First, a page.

HARRISBURG - For state workers, dropping a dime on your boss for using public resources in a political campaign will actually cost 41 cents - the price of a postage stamp.

But it's a small price to pay to clean up Harrisburg, said Gene Stilp, a longtime activist who yesterday announced he has created a "Crime Watch" inside the state Capitol.

Stilp wants government staffers to write him if they spot instances where House or Senate members are using state resources - whether it be a copy machine or cell phone or the time of a staffer - for campaign purposes.

"It's an effort to keep this neighborhood clean," Stilp said during a morning news conference inside the Capitol. "This neighborhood has been dirtied up, and people are embarrassed about what goes on in Harrisburg."

State law bars officials from using public resources for campaign-related activity, although critics have long complained that it is a practice tolerated in Harrisburg.

Stilp's move comes amid an investigation by Attorney General Tom Corbett into whether millions in government bonuses were awarded last year to legislative aides for work on political campaigns.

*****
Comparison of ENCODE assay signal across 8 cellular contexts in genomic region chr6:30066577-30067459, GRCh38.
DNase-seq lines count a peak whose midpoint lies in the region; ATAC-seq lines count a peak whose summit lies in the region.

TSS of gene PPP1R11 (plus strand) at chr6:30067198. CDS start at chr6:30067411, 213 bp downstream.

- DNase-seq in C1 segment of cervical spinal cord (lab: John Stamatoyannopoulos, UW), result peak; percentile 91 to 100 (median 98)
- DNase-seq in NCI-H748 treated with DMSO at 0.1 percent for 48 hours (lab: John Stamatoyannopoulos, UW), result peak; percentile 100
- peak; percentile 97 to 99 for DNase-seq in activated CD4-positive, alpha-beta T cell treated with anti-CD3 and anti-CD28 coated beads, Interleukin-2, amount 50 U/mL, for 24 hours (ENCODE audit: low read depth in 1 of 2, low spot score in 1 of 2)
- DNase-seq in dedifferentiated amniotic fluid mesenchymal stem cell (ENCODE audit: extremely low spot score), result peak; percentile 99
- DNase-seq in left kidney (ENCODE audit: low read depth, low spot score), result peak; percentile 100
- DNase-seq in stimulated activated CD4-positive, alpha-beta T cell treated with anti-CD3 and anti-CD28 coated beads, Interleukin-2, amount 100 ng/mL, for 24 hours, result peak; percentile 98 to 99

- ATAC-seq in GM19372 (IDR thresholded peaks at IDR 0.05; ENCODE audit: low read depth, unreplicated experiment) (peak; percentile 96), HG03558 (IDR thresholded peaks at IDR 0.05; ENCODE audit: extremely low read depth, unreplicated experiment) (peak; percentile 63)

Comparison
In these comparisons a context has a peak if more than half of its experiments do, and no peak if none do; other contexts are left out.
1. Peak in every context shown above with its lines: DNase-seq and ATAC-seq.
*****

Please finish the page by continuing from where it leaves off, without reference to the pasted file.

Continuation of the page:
If the effort produces noteworthy information, Stilp said, he would refer it to the Attorney General's Office.

Kevin Harley, Corbett's spokesman, called the program a publicity stunt and said he doesn't see the need for it.

"People are already free to contact the Attorney General's Office about any alleged crime, and we can protect their identity," he said.

Stilp, who heads Taxpayers and Ratepayers United, a public interest group, said he is making the appeal now because lawmakers are gearing up for next year's reelection cycle.

Stilp, of suburban Harrisburg, is a former House aide who has filed numerous legal challenges to legislation, most notably one contesting the 2005 legislative pay raise. He is being joined in the crime-watch effort by another group, the Pennsylvania Accountability Project.

Stilp spent part of yesterday tacking "crime watch" posters on Capitol bulletin boards and handing a list of 50 "election-related activities to watch for" to aides throughout Harrisburg.

He is asking anyone with information to write him anonymously at: Capitol Crime Watch, P.O. Box 3333, Harrisburg, Pa. 17105. He's using the U.S. mail instead of e-mail or telephone to quell fears some might have that their tips might be traced.

Contact staff writer Mario F. Cattabiani at 717-787-5990 or mcattabiani@phillynews.com.